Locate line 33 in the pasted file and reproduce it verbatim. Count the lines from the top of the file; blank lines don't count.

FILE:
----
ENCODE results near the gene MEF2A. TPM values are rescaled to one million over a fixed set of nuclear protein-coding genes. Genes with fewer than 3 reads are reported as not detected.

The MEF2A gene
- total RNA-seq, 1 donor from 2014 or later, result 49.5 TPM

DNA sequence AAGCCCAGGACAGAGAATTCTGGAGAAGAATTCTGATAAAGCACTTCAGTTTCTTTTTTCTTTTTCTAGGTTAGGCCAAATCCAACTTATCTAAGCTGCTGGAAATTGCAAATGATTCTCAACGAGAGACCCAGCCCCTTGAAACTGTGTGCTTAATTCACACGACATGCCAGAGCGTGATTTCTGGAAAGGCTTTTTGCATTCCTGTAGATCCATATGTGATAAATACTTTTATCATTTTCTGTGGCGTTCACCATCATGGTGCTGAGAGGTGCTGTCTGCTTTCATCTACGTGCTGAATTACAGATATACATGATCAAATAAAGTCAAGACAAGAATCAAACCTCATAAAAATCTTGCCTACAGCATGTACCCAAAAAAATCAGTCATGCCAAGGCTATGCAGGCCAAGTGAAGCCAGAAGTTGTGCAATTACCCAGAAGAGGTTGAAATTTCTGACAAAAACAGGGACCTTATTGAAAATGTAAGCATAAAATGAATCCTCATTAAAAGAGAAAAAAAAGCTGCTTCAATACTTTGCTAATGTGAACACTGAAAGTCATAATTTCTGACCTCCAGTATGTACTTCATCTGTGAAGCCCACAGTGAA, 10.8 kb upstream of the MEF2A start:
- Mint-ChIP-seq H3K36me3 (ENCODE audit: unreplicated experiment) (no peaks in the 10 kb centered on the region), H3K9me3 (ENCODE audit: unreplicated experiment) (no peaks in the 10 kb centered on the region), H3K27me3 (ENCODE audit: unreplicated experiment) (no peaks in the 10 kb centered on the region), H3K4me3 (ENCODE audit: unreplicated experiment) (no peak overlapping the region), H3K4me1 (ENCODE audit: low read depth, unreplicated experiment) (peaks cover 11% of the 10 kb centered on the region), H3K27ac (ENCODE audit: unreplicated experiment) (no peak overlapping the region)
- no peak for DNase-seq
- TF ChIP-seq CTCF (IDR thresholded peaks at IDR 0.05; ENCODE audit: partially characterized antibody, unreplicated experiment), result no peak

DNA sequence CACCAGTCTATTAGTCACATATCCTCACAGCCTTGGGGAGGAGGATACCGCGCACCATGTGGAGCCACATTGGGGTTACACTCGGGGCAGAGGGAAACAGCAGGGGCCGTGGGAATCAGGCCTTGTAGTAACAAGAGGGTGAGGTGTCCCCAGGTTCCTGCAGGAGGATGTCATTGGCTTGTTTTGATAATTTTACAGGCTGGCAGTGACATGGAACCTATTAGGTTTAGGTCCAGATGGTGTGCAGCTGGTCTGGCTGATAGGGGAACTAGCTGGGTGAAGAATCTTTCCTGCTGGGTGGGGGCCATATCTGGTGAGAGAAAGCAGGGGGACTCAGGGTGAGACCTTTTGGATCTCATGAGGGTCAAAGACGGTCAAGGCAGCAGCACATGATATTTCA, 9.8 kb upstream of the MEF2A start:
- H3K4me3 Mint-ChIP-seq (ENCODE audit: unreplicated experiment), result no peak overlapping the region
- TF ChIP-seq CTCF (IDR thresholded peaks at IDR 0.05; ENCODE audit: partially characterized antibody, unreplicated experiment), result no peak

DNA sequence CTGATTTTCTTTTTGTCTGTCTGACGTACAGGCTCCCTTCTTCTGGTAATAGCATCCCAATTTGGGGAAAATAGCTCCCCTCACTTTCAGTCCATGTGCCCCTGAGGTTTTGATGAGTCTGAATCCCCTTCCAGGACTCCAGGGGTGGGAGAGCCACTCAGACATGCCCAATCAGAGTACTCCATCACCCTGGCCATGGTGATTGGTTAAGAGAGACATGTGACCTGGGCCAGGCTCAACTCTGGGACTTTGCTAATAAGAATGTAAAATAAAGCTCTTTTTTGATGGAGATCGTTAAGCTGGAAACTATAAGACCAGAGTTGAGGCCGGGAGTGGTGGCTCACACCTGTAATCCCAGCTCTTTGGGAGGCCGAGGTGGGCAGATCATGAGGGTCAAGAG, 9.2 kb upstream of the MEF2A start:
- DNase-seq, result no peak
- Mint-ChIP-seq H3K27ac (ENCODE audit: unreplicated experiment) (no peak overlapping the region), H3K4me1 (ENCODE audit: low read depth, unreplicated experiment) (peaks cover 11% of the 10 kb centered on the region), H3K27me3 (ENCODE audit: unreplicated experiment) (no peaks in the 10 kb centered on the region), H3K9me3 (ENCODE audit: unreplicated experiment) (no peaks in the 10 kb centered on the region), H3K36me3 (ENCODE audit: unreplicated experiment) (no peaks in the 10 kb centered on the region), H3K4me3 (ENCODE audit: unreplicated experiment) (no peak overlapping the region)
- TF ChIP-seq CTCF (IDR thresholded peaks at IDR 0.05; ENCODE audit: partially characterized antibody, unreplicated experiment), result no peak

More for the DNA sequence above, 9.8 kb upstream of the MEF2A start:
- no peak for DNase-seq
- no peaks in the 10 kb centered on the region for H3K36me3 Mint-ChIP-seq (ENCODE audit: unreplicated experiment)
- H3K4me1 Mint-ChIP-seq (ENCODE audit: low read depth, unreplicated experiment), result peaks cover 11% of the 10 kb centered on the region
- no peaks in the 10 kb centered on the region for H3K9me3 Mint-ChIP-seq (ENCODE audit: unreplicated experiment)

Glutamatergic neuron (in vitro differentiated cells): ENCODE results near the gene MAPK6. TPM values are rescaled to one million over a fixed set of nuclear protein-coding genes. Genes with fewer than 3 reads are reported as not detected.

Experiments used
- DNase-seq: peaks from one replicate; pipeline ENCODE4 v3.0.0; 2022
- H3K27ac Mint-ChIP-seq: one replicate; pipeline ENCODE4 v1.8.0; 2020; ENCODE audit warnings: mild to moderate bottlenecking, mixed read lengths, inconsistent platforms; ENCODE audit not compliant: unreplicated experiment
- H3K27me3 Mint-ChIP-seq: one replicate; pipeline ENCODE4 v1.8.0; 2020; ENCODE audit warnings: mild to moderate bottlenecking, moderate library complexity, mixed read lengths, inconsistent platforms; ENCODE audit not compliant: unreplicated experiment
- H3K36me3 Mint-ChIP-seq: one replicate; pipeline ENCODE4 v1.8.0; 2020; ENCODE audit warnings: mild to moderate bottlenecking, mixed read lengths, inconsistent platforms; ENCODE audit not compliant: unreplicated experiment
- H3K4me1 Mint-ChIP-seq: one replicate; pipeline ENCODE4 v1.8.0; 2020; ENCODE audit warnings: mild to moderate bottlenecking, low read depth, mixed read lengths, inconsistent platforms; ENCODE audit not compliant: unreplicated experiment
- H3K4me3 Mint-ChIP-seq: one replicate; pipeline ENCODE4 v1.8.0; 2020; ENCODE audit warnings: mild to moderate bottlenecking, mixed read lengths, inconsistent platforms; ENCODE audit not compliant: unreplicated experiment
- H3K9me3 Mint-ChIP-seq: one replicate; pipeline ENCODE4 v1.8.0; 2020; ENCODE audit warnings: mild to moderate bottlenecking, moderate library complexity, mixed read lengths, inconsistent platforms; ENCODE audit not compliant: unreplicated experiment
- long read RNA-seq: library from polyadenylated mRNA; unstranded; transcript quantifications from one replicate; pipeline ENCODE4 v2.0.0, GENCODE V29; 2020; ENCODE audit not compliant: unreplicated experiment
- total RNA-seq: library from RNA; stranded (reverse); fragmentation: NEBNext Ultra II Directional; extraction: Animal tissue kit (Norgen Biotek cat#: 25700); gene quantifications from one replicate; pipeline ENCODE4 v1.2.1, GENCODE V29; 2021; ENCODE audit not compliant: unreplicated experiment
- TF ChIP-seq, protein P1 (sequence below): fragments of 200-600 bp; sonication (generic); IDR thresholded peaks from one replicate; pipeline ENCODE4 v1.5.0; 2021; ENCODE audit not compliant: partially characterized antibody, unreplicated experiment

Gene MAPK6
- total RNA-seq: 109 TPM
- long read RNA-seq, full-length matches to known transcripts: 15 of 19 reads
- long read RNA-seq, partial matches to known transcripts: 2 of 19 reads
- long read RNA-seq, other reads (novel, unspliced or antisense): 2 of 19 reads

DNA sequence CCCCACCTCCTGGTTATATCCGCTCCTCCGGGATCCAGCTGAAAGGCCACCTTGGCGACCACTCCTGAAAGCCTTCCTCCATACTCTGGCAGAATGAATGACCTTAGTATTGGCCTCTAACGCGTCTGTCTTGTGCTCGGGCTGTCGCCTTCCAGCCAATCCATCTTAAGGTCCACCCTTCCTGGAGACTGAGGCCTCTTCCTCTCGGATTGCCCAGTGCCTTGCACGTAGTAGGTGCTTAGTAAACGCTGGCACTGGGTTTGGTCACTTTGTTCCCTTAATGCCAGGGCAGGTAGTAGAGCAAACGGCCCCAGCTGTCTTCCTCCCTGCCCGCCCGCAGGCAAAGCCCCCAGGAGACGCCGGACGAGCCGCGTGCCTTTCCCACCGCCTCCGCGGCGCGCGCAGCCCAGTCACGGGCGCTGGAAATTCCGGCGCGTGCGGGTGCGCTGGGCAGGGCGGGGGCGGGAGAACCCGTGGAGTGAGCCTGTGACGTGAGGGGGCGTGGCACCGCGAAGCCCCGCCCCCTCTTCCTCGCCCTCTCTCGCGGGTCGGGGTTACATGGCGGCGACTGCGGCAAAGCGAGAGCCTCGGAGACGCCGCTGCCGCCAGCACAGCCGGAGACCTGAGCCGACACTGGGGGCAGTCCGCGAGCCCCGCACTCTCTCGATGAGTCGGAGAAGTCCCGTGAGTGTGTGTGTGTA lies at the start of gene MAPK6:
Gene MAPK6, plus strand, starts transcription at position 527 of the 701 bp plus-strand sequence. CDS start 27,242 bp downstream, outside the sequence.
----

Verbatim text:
- total RNA-seq: 109 TPM